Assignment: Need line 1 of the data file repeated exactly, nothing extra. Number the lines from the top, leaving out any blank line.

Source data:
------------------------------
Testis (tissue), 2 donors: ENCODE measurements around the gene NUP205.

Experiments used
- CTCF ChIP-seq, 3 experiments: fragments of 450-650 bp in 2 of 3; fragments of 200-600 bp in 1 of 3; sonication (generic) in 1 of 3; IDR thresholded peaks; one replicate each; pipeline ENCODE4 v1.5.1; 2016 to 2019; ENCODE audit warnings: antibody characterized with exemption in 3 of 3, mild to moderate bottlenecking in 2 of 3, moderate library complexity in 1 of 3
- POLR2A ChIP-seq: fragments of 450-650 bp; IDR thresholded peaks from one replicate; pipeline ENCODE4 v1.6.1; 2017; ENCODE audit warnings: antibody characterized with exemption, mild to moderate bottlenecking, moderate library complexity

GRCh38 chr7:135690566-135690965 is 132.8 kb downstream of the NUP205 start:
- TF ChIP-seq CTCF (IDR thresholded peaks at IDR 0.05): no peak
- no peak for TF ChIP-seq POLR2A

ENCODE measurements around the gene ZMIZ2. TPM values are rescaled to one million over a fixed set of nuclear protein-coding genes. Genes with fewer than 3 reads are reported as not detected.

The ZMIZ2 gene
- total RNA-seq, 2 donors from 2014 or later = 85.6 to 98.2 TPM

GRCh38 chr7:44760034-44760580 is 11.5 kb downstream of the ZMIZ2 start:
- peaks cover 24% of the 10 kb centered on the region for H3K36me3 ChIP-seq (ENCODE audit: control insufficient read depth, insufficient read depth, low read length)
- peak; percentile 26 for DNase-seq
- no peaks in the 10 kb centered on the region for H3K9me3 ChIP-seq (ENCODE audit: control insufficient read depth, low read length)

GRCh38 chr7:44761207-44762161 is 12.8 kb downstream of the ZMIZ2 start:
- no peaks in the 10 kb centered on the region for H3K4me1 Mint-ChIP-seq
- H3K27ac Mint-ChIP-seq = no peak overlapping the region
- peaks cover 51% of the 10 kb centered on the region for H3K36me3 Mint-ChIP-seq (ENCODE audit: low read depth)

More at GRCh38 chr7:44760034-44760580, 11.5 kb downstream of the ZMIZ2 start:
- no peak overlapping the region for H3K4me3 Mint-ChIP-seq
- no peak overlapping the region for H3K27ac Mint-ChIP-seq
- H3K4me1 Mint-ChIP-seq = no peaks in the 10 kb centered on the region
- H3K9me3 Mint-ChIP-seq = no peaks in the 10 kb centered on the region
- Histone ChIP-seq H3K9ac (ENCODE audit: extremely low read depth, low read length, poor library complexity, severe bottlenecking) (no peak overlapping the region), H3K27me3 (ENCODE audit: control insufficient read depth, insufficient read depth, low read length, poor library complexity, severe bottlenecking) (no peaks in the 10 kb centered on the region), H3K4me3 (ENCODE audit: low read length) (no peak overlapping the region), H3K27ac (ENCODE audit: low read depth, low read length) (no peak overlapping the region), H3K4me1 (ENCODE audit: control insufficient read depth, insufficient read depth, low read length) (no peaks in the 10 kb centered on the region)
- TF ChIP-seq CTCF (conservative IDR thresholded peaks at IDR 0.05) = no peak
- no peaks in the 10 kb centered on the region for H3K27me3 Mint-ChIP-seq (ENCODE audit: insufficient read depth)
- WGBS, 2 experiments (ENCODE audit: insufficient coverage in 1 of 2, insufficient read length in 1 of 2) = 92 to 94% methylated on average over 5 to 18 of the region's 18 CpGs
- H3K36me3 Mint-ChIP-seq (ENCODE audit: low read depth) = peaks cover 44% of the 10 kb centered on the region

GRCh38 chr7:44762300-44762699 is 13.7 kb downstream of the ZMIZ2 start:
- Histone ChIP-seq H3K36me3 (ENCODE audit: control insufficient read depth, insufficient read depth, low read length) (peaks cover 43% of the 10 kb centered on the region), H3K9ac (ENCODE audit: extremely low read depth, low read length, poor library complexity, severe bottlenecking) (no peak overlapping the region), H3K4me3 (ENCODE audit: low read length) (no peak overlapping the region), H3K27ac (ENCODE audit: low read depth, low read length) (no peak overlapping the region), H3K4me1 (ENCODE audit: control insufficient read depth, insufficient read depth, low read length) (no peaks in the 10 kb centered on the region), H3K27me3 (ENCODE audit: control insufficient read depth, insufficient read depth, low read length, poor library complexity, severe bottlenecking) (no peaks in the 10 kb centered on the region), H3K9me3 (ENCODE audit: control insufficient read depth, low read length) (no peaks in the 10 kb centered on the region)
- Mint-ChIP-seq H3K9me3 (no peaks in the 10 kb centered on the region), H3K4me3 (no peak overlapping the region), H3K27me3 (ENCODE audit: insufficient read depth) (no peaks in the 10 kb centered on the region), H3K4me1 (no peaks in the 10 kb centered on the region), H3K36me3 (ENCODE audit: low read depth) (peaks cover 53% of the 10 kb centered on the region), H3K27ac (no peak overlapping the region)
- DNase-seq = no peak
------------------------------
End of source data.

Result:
Testis (tissue), 2 donors: ENCODE measurements around the gene NUP205.